The time came for me to say goodbye to my boyfriend, J. Poor guy, he looked more shell shocked than me and I knew he was twitching at even stepping foot in an institution, let alone the shock that his girlfriend was seriously ill. Still, I reassured him I would be out next week. As we passed the smoking room (yes, smoking is allowed in Switzerland) and I thanked my stars that I wasn’t in the UK where smoking was banned, I became less and less confident. My J was going home – I wasn’t. The doors were finally unlocked for J to go home and I gave him a hug. It was a bear hug like I will never forget and a lot of unspoken words were passed between us.

The door closed behind him. I knew he would come and visit at the weekend.

I returned to my room alone and sad. While I placed my belongings in some kind of order in the lockable cupboards provided, I reflected on the morning and the emotions that had been brought up. Here I was in near isolation, exhausted, weepy, knowing that I wanted to die but unable to explain why, wanting my boyfriend desperately, worrying that he was going to leave me like the last one had. I felt totally alone. As I put my wash things in the small bathroom I noticed that even the door didn’t have a lock and that everything was nailed or screwed down with no sharp edges or potential weapons of self harm.

I finally collapsed onto my bed huddled in a ball and wept, thinking all the time what a failure I was.

I couldn’t even do that alone. Every five minutes it seemed that my self pity was interrupted with questions about my medical insurance, was I OK, did I know it was lunchtime (I was most definitely NOT hungry) and that it was time to take my medication. Would I ever get any peace I wondered?

I ventured out of my room and along the corridor to the kitchen and dining area. All of a sudden, people kept introducing themselves, shaking hands and asking my name as the Swiss do. I knew they were trying to make me feel at ease but I just wanted to be left alone. When the meal wagon arrived (a large metal cabinet with rows of ready prepared trays) it was explained how to find the tray with my name and how to clear up afterwards.

I nibbled at my food and couldn’t wait to bolt back to my room, my semi safe haven. Occasionally I would glance sideways at the other patients. M would rock backwards and forwards in his chair, seated at a table well away from the rest of us. I couldn’t help but stare at him – couldn’t anyone see how funny he looked, rocking each time he ate a mouthful of food. He was clearly a bit mad. Then there was Frau X who stood back until everyone had collected their tray before she would take hers, nervously stepping in. T would scrounge everyone’s leftovers and being on the large side I wondered if she was meant to be eating them. I tried to avoid the men as they could have been sex attackers for all I knew. I felt bad for viewing the other patients in this way as after all, they were all lovely once I got over my initial suspicion and I was no different to any of them (except for Herr M, who one of the nurses put was “just a bit mad” when I complained about his constant screaming all day. We never saw him but the nurses would frequently check on him especially when it sounded like he would kick the door down. He was a definite candidate for plastic utensils and crockery. (We were allowed real knives and forks, except we had to ask for the bread to be cut with a breadknife which was then locked away again by a member of staff).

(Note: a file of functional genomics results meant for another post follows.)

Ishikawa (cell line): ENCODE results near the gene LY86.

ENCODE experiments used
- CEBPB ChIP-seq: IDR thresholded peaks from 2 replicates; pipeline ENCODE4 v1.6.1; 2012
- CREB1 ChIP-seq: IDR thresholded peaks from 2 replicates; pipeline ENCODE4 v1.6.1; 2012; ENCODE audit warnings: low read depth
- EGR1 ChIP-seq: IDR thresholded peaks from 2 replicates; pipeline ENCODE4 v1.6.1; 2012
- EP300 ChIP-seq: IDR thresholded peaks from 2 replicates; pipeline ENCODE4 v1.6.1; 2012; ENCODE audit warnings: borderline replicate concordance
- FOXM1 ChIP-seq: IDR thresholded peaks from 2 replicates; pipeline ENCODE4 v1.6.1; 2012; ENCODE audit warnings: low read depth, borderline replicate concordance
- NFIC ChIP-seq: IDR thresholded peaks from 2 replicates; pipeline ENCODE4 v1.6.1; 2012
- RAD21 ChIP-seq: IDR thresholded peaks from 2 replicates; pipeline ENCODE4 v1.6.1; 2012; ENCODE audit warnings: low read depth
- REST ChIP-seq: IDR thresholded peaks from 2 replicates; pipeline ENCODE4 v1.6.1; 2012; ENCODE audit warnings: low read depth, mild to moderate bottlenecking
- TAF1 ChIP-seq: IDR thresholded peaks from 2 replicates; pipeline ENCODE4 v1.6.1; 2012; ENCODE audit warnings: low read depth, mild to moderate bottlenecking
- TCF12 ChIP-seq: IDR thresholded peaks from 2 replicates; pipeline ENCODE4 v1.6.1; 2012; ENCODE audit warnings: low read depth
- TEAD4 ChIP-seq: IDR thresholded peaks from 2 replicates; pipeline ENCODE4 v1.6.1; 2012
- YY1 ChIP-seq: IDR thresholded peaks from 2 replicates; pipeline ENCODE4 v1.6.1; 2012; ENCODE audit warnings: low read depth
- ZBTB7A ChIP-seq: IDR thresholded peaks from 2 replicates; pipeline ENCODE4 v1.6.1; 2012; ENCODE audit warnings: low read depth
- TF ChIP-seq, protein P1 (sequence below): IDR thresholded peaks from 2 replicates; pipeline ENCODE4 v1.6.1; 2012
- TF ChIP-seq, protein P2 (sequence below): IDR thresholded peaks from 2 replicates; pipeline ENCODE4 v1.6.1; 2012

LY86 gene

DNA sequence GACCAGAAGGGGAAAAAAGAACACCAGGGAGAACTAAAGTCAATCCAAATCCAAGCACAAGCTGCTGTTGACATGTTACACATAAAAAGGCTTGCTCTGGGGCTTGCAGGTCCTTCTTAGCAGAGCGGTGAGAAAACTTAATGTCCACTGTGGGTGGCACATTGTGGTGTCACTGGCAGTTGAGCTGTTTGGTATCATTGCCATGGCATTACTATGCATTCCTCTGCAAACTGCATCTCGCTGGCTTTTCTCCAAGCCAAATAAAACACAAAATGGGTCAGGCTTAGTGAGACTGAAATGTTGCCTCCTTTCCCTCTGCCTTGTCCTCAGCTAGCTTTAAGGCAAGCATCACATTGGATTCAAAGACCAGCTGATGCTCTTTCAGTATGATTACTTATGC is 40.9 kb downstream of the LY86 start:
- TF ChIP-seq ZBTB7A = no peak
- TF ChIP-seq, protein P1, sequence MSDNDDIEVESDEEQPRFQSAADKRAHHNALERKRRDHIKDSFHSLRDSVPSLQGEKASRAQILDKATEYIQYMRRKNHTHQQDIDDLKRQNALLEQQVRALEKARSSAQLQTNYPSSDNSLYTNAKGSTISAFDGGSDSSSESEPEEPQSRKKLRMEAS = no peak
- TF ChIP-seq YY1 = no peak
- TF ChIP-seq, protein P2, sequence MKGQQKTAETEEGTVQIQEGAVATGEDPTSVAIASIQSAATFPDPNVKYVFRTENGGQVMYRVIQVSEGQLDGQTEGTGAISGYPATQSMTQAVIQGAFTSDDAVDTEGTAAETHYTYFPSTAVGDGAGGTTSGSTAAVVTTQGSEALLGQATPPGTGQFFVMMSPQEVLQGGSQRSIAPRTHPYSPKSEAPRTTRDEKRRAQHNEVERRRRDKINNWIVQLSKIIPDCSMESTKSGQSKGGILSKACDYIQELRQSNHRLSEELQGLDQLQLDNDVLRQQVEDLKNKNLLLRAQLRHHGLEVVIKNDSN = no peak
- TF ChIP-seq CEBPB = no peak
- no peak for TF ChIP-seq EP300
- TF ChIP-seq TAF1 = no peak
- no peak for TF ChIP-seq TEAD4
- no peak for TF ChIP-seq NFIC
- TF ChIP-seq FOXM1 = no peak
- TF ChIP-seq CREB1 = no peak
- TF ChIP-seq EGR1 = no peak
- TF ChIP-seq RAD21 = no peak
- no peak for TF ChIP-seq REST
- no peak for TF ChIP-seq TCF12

After lunch I again curled up into a ball and varied between sleeping and crying. I was so scared and confused. The nurses checked on me about ever half an hour, taking blood pressure checks and pulse checks, asking me if I was OK and finally a humiliating physical check by the doctor. Humiliating because I felt exposed and vulnerable despite the female nurse observing and I was worried the doctor would find something medically wrong with me. Finally I was left alone again.

The cleaners came in and washed the floor and bathroom. I lay curled up on the bed, disinterested. I crept under my duvet after they went and slept some more. I felt numb and confused but began to feel more comfortable in my little bubble.

Nora came in and took my insurance details (the all important medical insurance which would fund my stay at the clinic). She also checked what food I would like daily from a checklist. I could choose a continental breakfast or muesli, fruit juice or milk, a yogurt. I could be vegetarian if I liked. I selected bread and conserve for breakfast with a plain yogurt and a no fish dinner. We had menu plans given to us in advance for the week so we had some idea of what we were to eat.

It is usual in Switzerland for the main meal to be at lunchtime and to have a light supper. All our mealtimes were regimented – breakfast between 7.30 – 8.10 a.m., lunch between 11.30 - 12.10 and evening supper at 5.30 – 6.10. We received our medication from the medical staff at the same time. There were no extra snacks unless we shopped in town, which we had to ask permission for and were usually restricted to how long we could leave the unit for. To begin with I was allowed half an hour a day on my own, presumably so I didn’t have time to go and get plastered on alcohol. But at the beginning I had no intention of leaving my room, I was happy with my duvet and book. I read the three books that I had with me over and over again. Soon it was time for evening dinner, so I crept from my room and waited nervously by the lunch wagon. I wasn’t really hungry to be honest, but didn’t want the nurses to be hassling me to get up and go and eat. When my meal finally arrived on the meal wagon, I snatched it and sat in a corner.